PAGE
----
Do not be afraid to add further sessions if required, and encourage all presenters to practice their content on their own

Then it’s rehearse and practice time. You should factor in at least three practice sessions ahead of the presentation date – one to discuss and run through the content at a high level, a second (timed) practice to present more formally and make adjustments to content against running times, and your final practice which should run as though you are in front of the client. Do not be afraid to add further sessions if required, and encourage all presenters to practice their content on their own as well in between sessions.

This planning should mean your team don’t need to rely on the slides to help them through, so consider a one-page placemat instead, which summarises the key points of your submission, your team and your organisation. This should use the same colour and imagery themes as your bid submission and should be handed out after the presentation, not before – else again you risk the client spending more time reading this than listening to you.

Finally, but by no means less important, most presentations include a question and answer session, for which you should be equally prepared. Consider the questions you’re likely to receive – by reviewing the client’s requirements and your submission, assessing the client’s market and sector, and gathering intelligence from within your organisation. Have other teams previously pitched to the same client for other services? Or to similar or even competitor organisations. A little bit of groundwork can often help you plan for the majority of questions you will be asked by the client. But your preparation shouldn’t end there:

  • Group the questions into themes, and divide them amongst the presentation team. Again, if someone is silent during the Q&A it may make the client query why you included them, or what they will actually bring to the relationship. But don’t just allocate for allocation’s sake. If you have the most appropriate attendees on your team, the questions should naturally fall between your presenters. For example, if your project manager is attending, they would naturally answer questions about the onboarding plan, overall project plan and budget. A head of contact centre would be able to answer any questions about the service delivery, recruitment and training, performance management and so on.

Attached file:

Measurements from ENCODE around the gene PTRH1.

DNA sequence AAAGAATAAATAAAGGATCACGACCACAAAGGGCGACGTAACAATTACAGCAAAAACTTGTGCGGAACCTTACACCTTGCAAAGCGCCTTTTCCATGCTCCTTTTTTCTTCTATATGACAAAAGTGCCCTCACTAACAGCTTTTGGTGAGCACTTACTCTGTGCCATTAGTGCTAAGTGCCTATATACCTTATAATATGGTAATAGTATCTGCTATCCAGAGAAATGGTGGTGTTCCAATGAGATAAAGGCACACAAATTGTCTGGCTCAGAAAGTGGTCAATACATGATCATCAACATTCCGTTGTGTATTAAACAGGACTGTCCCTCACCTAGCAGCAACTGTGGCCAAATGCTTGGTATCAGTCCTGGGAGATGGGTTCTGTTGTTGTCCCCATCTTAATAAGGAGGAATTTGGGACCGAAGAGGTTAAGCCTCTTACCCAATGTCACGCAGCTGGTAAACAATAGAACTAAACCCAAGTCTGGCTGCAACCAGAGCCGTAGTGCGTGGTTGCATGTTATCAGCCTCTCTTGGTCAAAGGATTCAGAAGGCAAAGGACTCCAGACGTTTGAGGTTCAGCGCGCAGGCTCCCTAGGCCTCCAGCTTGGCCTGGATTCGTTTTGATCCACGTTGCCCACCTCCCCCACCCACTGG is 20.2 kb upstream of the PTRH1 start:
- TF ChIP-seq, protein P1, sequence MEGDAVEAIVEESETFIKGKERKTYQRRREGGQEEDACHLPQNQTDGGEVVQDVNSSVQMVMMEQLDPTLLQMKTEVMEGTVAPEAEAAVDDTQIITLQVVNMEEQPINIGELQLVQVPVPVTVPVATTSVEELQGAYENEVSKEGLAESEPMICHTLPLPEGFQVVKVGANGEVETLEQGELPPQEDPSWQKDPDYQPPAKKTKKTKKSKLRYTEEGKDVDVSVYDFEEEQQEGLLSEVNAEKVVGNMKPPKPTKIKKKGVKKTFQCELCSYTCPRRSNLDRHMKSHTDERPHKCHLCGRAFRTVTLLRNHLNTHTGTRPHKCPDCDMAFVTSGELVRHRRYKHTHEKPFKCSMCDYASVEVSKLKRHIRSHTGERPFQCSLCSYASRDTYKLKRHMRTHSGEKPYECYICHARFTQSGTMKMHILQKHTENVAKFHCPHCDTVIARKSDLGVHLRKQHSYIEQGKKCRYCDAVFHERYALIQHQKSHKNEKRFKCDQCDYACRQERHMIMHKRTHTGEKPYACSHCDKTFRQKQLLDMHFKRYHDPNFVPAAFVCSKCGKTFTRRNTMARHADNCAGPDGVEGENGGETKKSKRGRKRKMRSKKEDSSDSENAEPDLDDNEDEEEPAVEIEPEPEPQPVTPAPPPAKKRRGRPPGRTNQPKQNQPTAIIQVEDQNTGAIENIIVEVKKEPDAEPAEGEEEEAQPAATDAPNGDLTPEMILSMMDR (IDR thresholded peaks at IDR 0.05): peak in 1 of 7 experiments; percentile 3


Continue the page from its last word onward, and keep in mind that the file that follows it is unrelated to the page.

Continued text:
• Practice answering questions more than once, using an independent interviewer who should act as the client, e.g. with little prior knowledge of you and your business.  
  • Build answers into your presentation for those questions you think are most likely. The less the client has to ask to reach their decision, the better!
  • Consider your worst case questions and ensure you have strong answers to these, including covering off any known issues you have; for example if you are the incumbent and performance has slipped recently, come armed with an action plan of how you’ll get the service back on track.

If you find you are regularly falling at the presentation hurdle, try something different. At one firm, we used a mock panel approach for strategically important bids, asking senior staff to sit as the client presentation team. We provided a synopsis of the written submission, and they asked any questions that had naturally come up for them from the synopsis and during the presentation. They then provided feedback on the content and team. We did this stage independent of the pitch team, and then fed back to them after – allowing the mock panel to be as honest as they needed, and provide truly objective feedback which allowed our team to refocus.

Above all, while it may seem like overkill if you know your subject: prepare, prepare, prepare. It could well be the difference between a win and a loss.